Amazing Children’s Art

To celebrate the launch of Children Draw by Marilyn JS Goodman, we’re sharing some of our favourite images from this delightful guide to why, when and how children make art.

Created by talented and curious youngsters aged two to twelve, this selection shows how children’s art offers clues to what they like and dislike, what they fear and what they desire and, most importantly, what they value and what they understand or have accomplished.

From walking strawberries and menacing monsters to family events, self-portraits and Doctor Who as you've never seen him before, these inspiring artworks will make you reach for your colouring pens.


Blast-off!



‘Rocket Ship Voyage’, a dramatic portrayal painted in tempera by Charlie K., aged 3, focuses on the fire and smoke at the moment of the ship’s take-off.


Baby brother

‘My baby is here . . . he came in the winter’, by Sebastian S. W., aged 3–4, celebrates a big event in his family life: the birth of a baby brother. Sebastian distinguishes himself not only by size but by using a variety of different colour washes over the black marker drawing.


Going underground

A very energetic depiction of a train in the London Underground, including Transport for London’s graphic symbol, by David, aged 5.


Sweet strawberries

‘Walking Strawberries’, by Nelly, aged 5–6, delightfully reimagines a happy, secure, guiding relationship between a grown-up strawberry and a younger strawberry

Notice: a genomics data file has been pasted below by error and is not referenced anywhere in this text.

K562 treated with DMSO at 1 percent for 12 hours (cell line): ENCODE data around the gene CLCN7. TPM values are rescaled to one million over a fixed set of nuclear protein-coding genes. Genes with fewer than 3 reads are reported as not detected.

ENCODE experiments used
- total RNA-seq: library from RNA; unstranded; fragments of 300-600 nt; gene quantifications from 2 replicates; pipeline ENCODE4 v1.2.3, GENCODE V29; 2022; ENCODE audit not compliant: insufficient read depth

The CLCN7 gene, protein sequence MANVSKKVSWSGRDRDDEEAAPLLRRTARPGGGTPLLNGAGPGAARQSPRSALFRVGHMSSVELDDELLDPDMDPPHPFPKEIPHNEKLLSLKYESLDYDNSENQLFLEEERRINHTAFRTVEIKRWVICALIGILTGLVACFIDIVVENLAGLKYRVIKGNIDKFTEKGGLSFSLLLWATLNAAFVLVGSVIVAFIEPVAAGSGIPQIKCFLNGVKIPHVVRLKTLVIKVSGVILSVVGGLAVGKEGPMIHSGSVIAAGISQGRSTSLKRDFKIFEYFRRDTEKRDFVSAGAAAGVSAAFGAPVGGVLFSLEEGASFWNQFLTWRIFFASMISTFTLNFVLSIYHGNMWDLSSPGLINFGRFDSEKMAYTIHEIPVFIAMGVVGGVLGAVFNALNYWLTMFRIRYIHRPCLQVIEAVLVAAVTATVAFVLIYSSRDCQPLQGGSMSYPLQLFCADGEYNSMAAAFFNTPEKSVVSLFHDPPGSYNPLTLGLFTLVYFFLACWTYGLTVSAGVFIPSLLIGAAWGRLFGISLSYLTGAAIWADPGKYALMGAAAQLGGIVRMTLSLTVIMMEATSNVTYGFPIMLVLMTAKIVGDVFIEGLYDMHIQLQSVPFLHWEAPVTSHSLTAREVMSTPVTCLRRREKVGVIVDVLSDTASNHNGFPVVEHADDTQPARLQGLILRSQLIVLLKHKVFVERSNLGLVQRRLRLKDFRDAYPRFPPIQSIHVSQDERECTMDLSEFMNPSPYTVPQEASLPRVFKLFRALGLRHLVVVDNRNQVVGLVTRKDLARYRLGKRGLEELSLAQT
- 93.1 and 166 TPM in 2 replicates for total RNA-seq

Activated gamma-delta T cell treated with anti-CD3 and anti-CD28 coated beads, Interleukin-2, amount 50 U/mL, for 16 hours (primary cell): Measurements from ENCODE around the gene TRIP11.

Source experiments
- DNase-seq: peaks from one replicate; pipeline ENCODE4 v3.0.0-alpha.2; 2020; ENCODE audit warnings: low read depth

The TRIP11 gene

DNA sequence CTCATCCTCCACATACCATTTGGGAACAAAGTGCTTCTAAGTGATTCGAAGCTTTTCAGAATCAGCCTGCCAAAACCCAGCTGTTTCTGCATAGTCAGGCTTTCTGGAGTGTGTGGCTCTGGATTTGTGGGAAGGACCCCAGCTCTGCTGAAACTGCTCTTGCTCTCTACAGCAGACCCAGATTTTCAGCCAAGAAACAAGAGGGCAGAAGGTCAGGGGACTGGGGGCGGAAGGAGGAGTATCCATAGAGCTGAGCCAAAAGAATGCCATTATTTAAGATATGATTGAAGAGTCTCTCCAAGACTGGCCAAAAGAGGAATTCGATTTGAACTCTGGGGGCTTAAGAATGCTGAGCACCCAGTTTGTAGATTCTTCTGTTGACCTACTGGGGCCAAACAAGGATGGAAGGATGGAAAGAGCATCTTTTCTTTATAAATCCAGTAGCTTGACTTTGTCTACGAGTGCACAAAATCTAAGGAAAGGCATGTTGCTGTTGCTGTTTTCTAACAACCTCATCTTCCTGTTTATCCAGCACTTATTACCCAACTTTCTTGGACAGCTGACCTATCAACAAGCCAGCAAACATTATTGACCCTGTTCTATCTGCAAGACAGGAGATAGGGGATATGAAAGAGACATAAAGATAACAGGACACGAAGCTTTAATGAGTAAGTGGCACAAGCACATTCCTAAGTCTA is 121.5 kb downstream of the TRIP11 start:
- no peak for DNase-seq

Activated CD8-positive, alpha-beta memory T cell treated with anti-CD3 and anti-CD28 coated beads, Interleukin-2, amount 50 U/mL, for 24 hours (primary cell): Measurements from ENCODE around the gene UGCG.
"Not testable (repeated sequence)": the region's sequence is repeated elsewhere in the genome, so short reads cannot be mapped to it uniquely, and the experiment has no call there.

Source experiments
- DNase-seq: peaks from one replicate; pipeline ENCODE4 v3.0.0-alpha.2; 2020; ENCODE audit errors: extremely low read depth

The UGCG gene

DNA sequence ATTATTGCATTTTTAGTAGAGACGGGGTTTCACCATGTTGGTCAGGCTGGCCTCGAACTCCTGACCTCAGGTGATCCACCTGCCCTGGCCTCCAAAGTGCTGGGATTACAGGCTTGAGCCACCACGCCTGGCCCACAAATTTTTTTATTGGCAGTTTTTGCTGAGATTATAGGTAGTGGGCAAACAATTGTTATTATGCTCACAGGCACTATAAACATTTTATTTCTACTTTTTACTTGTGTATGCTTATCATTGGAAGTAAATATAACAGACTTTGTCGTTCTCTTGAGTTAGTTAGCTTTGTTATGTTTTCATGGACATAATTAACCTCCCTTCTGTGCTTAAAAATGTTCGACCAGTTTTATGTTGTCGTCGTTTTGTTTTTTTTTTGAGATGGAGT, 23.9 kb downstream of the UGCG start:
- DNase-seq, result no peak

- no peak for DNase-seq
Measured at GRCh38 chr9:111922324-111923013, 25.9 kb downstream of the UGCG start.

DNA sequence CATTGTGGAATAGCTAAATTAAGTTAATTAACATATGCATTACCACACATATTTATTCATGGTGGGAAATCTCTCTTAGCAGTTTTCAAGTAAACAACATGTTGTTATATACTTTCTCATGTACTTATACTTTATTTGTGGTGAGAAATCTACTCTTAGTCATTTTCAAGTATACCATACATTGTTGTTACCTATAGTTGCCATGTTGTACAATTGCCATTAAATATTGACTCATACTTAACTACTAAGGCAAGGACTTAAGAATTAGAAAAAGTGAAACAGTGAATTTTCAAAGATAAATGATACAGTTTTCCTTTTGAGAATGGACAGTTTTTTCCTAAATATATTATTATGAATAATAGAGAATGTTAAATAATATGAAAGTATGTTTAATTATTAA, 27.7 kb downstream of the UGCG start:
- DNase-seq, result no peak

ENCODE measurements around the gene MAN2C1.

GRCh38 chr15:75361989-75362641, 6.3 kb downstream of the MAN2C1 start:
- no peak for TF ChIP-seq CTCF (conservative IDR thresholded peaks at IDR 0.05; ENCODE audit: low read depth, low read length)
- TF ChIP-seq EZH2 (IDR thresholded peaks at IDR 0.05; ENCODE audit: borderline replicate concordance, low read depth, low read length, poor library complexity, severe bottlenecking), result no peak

Menacing monster



Menacing monster with outstretched wings, drawn by Charles T., aged 6–7.


The Doctor


George, aged 7–8, re-imagines his version of the TV series Doctor Who and the blue TARDIS. Note how the three-dimensional TARDIS has been ‘folded open’ and ‘flattened’ in an attempt to portray two sides.


Big cat



The scale of this cat is enormous in comparison to the size of the trees and bushes around it. Sara, aged 7–8, has used colour and positioned the cat to emphasize its most distinguishing features: four legs, sharp claws, round face, big round eyes, orange, pointed ears and long whiskers that even seem to touch the clouds. The placement of the small tree on the left underscores the importance of the length and curve of the cat’s tail.


A winter walk



Tempera painting done in art class by Erik, aged 8–9, shows two brothers and their dog walking in the snow. Note the careful attention paid to the patterns and textures of the winter clothing – knitted sweaters, caps, scarves and mittens – and the cold, rosy cheeks of the boys. The black outlines and sponge-daubed background were added on the suggestion of Erik’s art teacher.


Self-portrait


Self-portrait by Jazzlyn, aged 10–11. She has drawn herself crying because her grandparents could no longer take care of a dog and it had to be given away.


Goku

Pencil drawing of Goku, an anime character from Dragon Ball, by Jaime, aged 12.


Want to see more?

What do you see when you look at children’s drawings? Why do toddlers seem to enjoy scribbling so much? Why is it that youngsters draw pictures of houses with pointed roofs and chimneys, and yellow suns with lines radiating outwards? If any of these questions piques your interest, Children Draw: A Guide to Why, When and How Children Make Art is for you.

Informed by psychology and practical teaching with children, Marilyn Goodman guides parents and carers through the progressive stages and characteristics of drawing development as children change mentally, physically, socially, emotionally and creatively. Find out more about the book on our website.

These images are just a small selection of the many illustrations in Children Draw. Reaktion would like to thank all of the parents, carers and children who provided artwork for the book. It would not have been possible without you.